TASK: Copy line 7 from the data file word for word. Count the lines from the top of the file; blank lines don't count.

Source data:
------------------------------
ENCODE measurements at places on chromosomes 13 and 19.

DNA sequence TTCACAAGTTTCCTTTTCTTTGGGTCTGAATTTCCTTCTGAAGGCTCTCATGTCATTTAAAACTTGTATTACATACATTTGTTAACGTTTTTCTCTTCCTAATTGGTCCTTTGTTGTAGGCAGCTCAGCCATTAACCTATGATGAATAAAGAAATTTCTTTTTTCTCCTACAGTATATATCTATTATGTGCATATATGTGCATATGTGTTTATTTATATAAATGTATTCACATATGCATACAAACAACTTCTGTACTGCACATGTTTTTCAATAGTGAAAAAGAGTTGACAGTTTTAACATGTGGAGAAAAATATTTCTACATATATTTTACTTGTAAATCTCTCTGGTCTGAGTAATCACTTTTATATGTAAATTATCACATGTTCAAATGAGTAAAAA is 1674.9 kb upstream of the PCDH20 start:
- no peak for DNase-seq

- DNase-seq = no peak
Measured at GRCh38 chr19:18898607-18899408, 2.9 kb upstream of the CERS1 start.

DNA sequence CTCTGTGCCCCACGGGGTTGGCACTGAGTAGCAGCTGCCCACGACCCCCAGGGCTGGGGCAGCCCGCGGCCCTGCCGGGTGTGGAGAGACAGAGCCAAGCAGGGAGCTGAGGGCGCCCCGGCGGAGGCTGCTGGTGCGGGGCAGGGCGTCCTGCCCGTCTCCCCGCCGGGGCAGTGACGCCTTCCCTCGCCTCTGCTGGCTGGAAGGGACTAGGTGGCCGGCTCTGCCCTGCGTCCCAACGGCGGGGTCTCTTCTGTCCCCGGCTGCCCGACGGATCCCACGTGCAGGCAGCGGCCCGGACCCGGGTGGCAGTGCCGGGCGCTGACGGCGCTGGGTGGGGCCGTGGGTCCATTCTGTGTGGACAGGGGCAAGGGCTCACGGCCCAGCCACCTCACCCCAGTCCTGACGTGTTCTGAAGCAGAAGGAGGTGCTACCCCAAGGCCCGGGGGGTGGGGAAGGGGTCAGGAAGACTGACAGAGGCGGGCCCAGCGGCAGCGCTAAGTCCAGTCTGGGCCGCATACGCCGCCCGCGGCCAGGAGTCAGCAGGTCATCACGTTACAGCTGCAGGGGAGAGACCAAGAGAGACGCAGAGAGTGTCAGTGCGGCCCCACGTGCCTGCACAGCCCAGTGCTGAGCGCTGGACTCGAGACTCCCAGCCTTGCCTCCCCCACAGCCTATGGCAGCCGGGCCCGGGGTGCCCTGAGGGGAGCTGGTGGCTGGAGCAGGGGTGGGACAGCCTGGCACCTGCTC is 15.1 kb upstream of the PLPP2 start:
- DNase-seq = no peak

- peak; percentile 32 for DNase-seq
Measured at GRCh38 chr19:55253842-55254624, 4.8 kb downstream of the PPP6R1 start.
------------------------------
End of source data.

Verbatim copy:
- DNase-seq = no peak